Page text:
Henry Louis Gates just posted a fascinating article on his website “The Root” that attempts to answer the age old question of how widespread black-to-white passing has been in the United States. Over the years, various observers before have attempted the challenge of counting the uncountable: coming up with a numerical total for what was a quintessentially veiled activity. Sociologists working in the early twentieth century, comparing the actual count of African Americans in the census with the expected count, computed that some 25,000 blacks were passing every year. Walter White of the NAACP, who often passed (temporarily) to investigate lynchings in the South, estimated in the 1940s that the total was closer to 12,000. Other commentators admitted that “[n]o one, of course, can estimate the number of men and women with Negro blood who have thus ‘gone over to white,’” although they hastened to add that “the number must be large.”
Now, Gates et al. have injected science into the conversation and come up with some potentially startling answers. By looking at genetic markers, a group of researchers at “23 and me” concluded that roughly 4% of U.S.-born “whites” had in fact acquired some African ancestry in the last two hundred years. Gates doesn’t attempt a year by year breakdown, so for the mathematically challenged like myself, it is hard to compare his numbers to the earlier counts above. But based on the 2010 census, this means that some 7,872,702 “whites” in the U.S. have recent African-American ancestry and thus by the relentless logic of the “one drop” rule, should be considered “black.” By any measure, this number is staggeringly large and suggests how widespread the phenomenon truly was. Moreover, many, if not most of these “black whites” (not sure what else to call them), presumably have no knowledge of their African heritage, which speaks to the ways in which those who passed often attempted to hide the fact from some of those closest to them: their children.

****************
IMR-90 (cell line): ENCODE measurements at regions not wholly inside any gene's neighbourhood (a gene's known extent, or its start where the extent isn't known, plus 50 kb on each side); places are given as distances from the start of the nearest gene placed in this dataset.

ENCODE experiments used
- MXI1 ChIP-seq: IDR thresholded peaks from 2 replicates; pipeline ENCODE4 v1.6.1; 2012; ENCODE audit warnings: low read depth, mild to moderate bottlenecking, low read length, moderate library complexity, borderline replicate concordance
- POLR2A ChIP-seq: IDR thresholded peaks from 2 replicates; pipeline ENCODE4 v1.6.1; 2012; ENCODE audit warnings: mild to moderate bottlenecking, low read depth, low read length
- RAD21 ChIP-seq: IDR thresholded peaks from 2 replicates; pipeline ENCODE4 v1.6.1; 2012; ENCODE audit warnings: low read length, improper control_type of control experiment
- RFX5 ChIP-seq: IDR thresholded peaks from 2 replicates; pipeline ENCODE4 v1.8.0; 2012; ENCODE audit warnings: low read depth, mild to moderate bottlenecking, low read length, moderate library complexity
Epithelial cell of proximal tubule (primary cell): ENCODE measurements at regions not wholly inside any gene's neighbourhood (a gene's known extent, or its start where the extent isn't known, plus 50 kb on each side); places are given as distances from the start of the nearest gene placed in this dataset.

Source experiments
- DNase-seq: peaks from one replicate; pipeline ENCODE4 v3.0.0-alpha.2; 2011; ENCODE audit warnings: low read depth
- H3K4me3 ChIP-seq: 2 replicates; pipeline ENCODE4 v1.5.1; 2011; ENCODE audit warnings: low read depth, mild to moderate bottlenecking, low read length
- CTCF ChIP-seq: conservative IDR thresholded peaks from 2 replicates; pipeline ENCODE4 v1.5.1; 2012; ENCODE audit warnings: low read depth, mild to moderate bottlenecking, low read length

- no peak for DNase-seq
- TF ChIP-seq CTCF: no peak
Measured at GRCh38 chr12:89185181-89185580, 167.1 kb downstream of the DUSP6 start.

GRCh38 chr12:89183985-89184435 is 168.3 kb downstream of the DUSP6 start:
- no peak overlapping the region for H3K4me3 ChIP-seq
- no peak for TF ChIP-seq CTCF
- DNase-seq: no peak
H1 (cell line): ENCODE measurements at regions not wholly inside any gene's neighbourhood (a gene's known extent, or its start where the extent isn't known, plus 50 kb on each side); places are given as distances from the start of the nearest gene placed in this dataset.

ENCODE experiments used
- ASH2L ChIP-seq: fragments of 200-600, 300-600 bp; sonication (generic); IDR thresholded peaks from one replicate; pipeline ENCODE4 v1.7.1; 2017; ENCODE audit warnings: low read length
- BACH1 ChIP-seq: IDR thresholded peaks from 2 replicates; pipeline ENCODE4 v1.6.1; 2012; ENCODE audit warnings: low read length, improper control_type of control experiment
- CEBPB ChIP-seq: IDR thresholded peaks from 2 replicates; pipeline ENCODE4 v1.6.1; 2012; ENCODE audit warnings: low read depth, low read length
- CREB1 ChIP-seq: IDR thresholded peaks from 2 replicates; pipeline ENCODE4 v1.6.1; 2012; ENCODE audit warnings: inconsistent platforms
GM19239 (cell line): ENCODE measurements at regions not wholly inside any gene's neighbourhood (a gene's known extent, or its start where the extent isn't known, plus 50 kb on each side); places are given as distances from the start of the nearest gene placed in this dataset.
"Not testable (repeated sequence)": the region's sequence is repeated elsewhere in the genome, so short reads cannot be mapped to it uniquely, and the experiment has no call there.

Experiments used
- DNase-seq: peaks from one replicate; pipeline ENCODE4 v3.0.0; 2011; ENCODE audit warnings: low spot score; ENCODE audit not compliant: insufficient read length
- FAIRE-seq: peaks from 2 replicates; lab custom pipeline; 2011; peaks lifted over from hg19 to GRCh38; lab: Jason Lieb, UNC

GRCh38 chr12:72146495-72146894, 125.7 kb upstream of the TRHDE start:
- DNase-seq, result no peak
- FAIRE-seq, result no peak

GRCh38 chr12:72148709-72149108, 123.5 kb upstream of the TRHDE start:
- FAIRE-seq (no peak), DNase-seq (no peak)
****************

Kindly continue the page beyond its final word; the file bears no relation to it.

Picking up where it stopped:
Gates doesn’t discuss the scientific methods used to determine the genetic markers of African ancestry, but you can read more about the findings here.